Her e-mail arrived in Inman’s inbox on June 27 with the digital image of the old photograph, and closing with the note, “It was most interesting to find out about your project, and to know that a distant relative of mine had a small part in it. I hope that I have been of help to you.”


     That was an understatement, and Inman quickly informed historians what she’d obtained.


     “It really is amazing.” said Robert Nylen, curator of history at the Nevada State Museum in Carson City. “It’s a great addition for the history of our community.”


     “We never thought this would happen,” Nylen said. “It hasn’t shown up in all these years.”

    As for the photo itself, the museum hopes to obtain a high-quality scan of the image soon for its collections. And what of the dour expressions on the face of Green and others in the photo? That just seems to be the fashion of the time, and its possible photographers told their subjects not to smile, said Nylen. He said that photos of Abraham Curry show him with an ever-present scowl, even though he was known to have a well-developed sense of humor.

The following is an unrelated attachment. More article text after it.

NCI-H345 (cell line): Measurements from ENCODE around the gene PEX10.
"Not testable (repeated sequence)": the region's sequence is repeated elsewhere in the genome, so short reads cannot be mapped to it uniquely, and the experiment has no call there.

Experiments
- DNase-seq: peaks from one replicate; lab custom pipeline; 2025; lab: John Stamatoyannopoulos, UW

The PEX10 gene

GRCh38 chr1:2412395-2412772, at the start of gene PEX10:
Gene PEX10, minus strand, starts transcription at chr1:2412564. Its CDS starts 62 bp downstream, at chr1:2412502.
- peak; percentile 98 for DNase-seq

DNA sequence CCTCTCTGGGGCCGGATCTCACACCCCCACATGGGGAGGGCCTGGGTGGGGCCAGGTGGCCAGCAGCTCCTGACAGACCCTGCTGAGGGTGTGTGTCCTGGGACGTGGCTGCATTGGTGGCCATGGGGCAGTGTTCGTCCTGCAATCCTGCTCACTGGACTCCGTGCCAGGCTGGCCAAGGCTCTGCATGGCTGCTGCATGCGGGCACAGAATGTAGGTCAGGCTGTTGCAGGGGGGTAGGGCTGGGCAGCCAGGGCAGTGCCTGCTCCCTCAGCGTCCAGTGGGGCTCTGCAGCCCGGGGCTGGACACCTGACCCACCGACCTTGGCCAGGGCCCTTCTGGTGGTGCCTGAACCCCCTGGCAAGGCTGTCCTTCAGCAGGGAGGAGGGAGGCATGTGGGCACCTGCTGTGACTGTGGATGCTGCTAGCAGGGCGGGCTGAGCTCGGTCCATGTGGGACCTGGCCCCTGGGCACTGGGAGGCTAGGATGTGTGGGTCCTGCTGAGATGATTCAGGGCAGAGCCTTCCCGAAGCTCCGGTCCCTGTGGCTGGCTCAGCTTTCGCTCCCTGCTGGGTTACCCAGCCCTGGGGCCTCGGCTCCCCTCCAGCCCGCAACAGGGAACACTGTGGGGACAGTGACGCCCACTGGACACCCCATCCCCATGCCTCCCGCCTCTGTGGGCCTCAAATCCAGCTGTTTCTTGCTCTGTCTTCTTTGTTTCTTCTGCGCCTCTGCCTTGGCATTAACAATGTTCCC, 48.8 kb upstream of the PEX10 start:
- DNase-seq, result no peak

That Inman’s success came during Carson City’s sesquicentennial year adds to the accomplishment.
Inman lived in Carson City for 34 years before moving to Fernley recently to be near her daughter. She likes a good mystery, a trait that served her well.


     “She’s a person who has a great curiosity,” said Deborah Stevenson, curator of education at the museum and a member of the Carson City Sesquicentennial Committee. Inman was her assistant when she worked at the museum. “No matter how many dead ends she hit, she just kept looking and looking. I’m really proud of her.”